UN condemns hospital hit in Yemen war as govt says ready for talks

Published August 3, 2018
People walk past damaged cars at the entrance of Al-Thawra hospital after an air strike in the Red Sea town of Hodeida on August 2, 2018. —AFP
People walk past damaged cars at the entrance of Al-Thawra hospital after an air strike in the Red Sea town of Hodeida on August 2, 2018. —AFP

A senior UN official expressed alarm on Friday at deadly strikes in Yemen's rebel-held port city of Hodeida, as the government said it was ready to attend UN-brokered talks in Geneva.

At least 20 people were killed and 60 wounded on Thursday in an air strike at the Al-Thawra hospital and the bombardment of a fish market in Hodeida, according to medics and witnesses.

“This is shocking,” said Lise Grande, the UN humanitarian coordinator for Yemen.

Hundreds of thousands of people depend on Al-Thawra, which is Yemen's largest hospital, she said.

“Hospitals are protected under international humanitarian law. Nothing can justify this loss of life.”

Yemeni government forces backed by a Saudi-led coalition have been conducting an offensive to capture Hodeida from Iran-backed Huthi rebels, but announced last month they were pausing the assault to give UN mediation efforts a chance.

Rebel-run media outlets have accused the coalition of carrying out Thursday's attacks in Hodeida.

But a coalition spokesman on Friday denied the charges, accusing the Huthis of having bombed the hospital and the fish market.

The nearest target hit by the coalition on Wednesday or Thursday was more than two kilometres (one mile) away from the two sites, the spokesman told a news conference in Riyadh.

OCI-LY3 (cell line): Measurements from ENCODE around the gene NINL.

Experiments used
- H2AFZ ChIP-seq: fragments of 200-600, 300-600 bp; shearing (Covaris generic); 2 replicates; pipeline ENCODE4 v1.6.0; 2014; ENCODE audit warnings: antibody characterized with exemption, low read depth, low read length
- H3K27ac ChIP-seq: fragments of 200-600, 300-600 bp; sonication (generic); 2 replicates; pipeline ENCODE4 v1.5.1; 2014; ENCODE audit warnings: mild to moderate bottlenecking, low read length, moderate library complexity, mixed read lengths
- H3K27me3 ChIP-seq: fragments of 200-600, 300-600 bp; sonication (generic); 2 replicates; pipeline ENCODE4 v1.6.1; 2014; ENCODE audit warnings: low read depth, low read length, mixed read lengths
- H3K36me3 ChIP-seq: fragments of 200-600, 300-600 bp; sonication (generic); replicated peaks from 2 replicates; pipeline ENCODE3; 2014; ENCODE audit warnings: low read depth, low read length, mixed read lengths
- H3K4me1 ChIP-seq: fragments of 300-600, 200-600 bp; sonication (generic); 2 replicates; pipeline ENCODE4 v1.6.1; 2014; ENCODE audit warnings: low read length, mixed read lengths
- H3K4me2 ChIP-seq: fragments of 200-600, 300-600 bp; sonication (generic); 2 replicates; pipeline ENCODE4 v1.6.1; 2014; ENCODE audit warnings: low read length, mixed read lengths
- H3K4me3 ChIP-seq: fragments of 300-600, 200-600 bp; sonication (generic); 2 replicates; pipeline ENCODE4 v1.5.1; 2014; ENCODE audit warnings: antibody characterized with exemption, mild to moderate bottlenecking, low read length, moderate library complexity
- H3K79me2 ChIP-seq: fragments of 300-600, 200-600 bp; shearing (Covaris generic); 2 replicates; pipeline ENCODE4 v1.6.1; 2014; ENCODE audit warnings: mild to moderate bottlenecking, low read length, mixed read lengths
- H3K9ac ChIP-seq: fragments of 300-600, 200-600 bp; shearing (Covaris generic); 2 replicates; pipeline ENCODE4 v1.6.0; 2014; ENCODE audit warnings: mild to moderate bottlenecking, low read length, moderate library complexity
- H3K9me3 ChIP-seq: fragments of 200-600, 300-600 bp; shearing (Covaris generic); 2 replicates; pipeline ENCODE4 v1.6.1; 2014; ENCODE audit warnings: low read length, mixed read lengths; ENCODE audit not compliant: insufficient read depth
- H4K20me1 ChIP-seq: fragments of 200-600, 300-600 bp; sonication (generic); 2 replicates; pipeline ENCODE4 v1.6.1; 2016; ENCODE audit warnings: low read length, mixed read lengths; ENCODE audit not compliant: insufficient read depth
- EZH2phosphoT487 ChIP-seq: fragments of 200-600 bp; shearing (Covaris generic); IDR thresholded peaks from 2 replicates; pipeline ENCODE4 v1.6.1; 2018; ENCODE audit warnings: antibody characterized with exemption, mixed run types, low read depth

'Everything at risk'

Strikes have picked up again around Hodeida since the Saudis last week said that two oil tankers operated by one of the kingdom's companies were attacked in the waters of the Red Sea.

The fighting around Hodeida has raised UN fears of a new humanitarian catastrophe in a country already standing at the brink of famine and gripped by a deadly cholera epidemic.

“Every day this week we have seen new cholera cases in Hodeida, and now this,” Grande said.

“The impact of the strikes is appalling. Everything we are trying to do to stem the world's worst cholera epidemic is at risk.”

In Geneva, the World Health Organisation (WHO) warned that Yemen is likely to be struck by another “major wave” of cholera cases, calling for a three-day truce to allow vaccinations.

UN envoy Martin Griffiths told the Security Council on Thursday that the United Nations will invite the warring sides for talks on September 6 in Geneva on a framework for peace negotiations.

A government official told AFP the internationally recognised government would attend the meeting although it was “not optimistic” over the outcome, while there has yet been no response from the rebels.

Yemen's war has killed nearly 10,000 people and triggered what the UN calls the world's largest single humanitarian crisis, with more than eight million Yemenis at risk of starvation.

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